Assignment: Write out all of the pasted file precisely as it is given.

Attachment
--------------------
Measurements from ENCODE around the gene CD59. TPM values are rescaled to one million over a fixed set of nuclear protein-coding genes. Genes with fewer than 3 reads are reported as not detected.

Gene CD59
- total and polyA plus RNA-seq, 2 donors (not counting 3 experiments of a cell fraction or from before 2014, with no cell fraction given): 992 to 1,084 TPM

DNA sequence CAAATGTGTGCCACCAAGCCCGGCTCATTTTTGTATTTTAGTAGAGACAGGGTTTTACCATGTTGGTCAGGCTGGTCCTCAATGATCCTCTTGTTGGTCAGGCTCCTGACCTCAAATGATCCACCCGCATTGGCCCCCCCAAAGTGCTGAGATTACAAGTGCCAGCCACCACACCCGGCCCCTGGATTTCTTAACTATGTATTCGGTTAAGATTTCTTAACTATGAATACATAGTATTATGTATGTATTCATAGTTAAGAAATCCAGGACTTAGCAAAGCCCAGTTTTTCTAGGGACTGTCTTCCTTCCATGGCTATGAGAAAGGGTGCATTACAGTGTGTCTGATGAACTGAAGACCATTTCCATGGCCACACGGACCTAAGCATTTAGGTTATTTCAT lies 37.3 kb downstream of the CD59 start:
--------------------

Measurements from ENCODE around the gene CD59. TPM values are rescaled to one million over a fixed set of nuclear protein-coding genes. Genes with fewer than 3 reads are reported as not detected.

Gene CD59
- total and polyA plus RNA-seq, 2 donors (not counting 3 experiments of a cell fraction or from before 2014, with no cell fraction given): 992 to 1,084 TPM

DNA sequence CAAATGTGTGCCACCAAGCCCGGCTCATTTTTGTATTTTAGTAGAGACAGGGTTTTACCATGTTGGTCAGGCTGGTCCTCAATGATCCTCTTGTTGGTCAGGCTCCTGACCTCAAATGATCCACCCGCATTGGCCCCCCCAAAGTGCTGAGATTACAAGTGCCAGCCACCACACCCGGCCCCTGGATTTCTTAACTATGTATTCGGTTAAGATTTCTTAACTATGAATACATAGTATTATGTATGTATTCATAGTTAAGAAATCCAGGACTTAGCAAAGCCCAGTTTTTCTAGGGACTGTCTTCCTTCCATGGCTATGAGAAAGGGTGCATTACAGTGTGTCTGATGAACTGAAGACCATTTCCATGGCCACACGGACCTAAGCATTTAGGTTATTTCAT lies 37.3 kb downstream of the CD59 start: